Red Wolf Documentary

On November 3rd, I attended a documentary showing about the endangerment of the Red Wolf. Red wolves are not hybrids of coyotes and wolves, even though many people say they are. Red wolves are much larger than coyotes. It is also thought that red wolves share a common ancestor with wolves. Currently, there are no more than 40 red wolves living on earth today. If you compare red wolves to lion, tigers, and polar bears one could say that those species are flourishing. But that does not make the red wolves condition more important than lions, tigers, and polar bears – both cases are devastating.

At the moment, the very few red wolves that roam the earth are being protected in the Alligator River Wildlife Refugee in North Carolina. While the red wolves are receiving protection, the area isn’t ideal for the species. Red wolves, like regular wolves, require a lot of land to thrive.

Years ago, the protection for Red Wolves was almost terminated because private land owners were complaining about seeing red wolves on their property and that they were competing with the endangered species for deer. In order to do this, Fish and Wildlife was about to declare the Red Wolf extinct so that they can halt all works for protecting the red wolves. This is something that I found insane, how do you declare a species extinct when there are still 40 of them roaming around trying to survive? Luckily, Fish and Wildlife didn’t pull the plug and continued to provide protection for the endangered species.

The endangerment of the red wolves was incredibly sad to hear. At the end of the short movie, there was a speaker to talk about an organization that works to continue protecting the red wolves. The speaker really wants to get the attention of many people about the red wolves. Right now many people aren’t aware of what is happening to animals like the red wolves. I’m sure if more people were aware of what is going on, more people would care and want to take action.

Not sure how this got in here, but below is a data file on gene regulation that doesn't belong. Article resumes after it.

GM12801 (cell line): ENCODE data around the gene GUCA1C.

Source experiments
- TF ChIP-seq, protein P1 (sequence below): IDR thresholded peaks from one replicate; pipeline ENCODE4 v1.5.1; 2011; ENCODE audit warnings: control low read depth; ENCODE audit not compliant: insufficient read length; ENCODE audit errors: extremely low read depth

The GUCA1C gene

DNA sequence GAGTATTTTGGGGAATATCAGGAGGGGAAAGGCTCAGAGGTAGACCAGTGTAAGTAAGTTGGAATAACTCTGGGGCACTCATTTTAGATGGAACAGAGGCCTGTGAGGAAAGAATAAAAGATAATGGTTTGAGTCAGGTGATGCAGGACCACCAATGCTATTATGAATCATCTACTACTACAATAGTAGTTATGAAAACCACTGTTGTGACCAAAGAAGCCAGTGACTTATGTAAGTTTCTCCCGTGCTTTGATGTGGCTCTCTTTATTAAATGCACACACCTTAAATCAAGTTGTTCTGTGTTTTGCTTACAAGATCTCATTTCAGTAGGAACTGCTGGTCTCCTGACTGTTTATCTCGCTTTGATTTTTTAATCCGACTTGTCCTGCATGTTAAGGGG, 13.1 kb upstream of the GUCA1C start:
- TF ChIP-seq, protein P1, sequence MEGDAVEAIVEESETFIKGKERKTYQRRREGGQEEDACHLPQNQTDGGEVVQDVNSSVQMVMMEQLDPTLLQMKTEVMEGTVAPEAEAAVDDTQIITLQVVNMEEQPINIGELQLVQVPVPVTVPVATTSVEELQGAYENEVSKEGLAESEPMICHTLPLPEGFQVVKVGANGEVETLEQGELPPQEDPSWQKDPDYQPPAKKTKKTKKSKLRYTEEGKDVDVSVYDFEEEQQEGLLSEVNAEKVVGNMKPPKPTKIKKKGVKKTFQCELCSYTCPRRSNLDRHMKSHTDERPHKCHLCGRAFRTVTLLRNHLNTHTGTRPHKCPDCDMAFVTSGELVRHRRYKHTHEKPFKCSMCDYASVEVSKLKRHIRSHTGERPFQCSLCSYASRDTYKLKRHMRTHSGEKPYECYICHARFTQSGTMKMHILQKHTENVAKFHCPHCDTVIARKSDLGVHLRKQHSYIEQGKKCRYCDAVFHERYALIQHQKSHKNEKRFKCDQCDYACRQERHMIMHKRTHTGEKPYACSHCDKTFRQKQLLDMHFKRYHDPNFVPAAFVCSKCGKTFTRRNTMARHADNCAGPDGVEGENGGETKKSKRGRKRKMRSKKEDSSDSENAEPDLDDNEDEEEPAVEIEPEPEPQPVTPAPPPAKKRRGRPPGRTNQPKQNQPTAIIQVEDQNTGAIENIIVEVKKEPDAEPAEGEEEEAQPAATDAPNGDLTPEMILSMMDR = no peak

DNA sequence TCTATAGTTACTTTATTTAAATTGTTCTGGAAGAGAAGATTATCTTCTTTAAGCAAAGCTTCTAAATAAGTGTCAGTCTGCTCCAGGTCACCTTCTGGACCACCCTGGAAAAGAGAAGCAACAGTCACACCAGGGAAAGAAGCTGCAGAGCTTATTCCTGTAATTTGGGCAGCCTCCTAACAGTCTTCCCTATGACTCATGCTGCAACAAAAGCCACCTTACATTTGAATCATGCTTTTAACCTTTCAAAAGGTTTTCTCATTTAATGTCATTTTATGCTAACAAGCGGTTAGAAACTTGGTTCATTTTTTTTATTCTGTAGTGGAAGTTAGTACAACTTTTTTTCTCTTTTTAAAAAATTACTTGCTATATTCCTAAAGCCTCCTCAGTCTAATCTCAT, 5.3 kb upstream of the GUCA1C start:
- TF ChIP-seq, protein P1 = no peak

Five Gyres – Microplastics

This semester I had an amazing opportunity to intern for Five Gyres through the Office of Sustainability. Five Gyres is an organization, founded by Sylvia A. Earle, that researches plastic pollution in our ocean and discovers what solutions are out there to help out our ocean. During my internship, I learned so much about the issues at hand regarding our ocean and aquatic wildlife. I spent a lot of my work focusing on microplastics. Microplastics, or microbeads, are tiny plastic beads that are in our cosmetic and hygienic products. When we wash our face, tiny microbeads are washed down the drain. Water then goes through a water treatment plant where it is ‘cleansed’ before entering the ocean. Since microplastics are so small, a majority of the time the beads slip through the treatment plant and sneak into the ocean. Imagine how many microbeads float in our ocean from the thousands of people who wash their face on a daily basis. When in the ocean, the microbeads act as a sponge, absorbing many toxins and pollutants. These pollutants will either form gyres or float among the ocean. Aquatic wildlife feed on the toxic microbeads and for those who are meat-eaters, researchers are finding that people are ingesting these microplastics as well due to fish consumption.

This was saddening to learn but there are ways to help the ocean and its wildlife. LUSH cosmetics and Native Eyewear are two of many companies that are eco-friendly and aware of the ocean-polluting issue. All of LUSH’s products are animal-free tested, made naturally by hand, and does not contain microbeads. 80% of their products are vegan and their products have an expiration date because of the natural preservatives it contains. Native Eyewear is a cosmetic company that sells makeup made without any microplastics. So when someone goes to wash off his or her makeup, the makeup being washed down the drain is not harmful to the environment.

Soon, companies that do or do not contain microbeads in their products will no longer have the luxury option of choosing. A microbead ban is projected to go in action in January 2017. This ban will permit cosmetic and hygienic companies from making their products with microbeads.

Along with microbeads, I also did work with microfibers. Microfibers are tiny fibers that fall from clothing in washing machines. Just like microbeads, microfibers are too small to be caught in water treatment plants and they escape into the ocean. Patagonia outdoor clothing and gear is one of few companies that is trying to shift consumers to clothing without microfibers.

Working with Five Gyres was incredibly interesting and I have already made the switch to microplastic-free products. My toothpaste, cleanser, shampoo, lotion, and many more products all come from companies that promote a microplastic free lifestyle. It wasn’t a hard switch at all, especially after learning about the harmful effects that our cosmetic and hygienic products could have on our environment. If you visit Five Gyres website, they provide information on harmful plastic that are in people’s daily lives and solution to these issues.